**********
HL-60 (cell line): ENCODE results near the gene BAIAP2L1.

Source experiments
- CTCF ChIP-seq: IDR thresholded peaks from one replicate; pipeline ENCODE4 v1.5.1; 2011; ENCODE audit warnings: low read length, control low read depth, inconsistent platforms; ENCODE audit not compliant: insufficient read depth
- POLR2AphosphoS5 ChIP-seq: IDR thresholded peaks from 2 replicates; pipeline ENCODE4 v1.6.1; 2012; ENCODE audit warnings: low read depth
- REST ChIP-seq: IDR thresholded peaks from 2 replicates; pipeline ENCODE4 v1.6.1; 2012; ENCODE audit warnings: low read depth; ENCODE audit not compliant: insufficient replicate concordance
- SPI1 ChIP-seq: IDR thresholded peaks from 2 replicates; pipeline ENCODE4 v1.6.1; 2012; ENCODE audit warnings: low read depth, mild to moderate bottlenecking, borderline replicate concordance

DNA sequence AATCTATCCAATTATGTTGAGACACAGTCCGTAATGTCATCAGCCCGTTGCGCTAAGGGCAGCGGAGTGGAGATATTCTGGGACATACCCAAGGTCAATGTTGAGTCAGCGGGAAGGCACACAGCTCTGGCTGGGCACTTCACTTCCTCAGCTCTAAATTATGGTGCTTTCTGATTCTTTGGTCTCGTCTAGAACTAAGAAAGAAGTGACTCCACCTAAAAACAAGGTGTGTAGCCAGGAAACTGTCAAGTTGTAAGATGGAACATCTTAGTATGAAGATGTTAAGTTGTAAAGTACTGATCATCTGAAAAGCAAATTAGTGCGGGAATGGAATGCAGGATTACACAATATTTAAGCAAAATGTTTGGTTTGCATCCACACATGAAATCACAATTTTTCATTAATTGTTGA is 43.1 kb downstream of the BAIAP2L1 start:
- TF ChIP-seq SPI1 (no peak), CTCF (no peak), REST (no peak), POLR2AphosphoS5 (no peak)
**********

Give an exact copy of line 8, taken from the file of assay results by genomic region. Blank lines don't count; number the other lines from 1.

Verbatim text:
- TF ChIP-seq SPI1 (no peak), CTCF (no peak), REST (no peak), POLR2AphosphoS5 (no peak)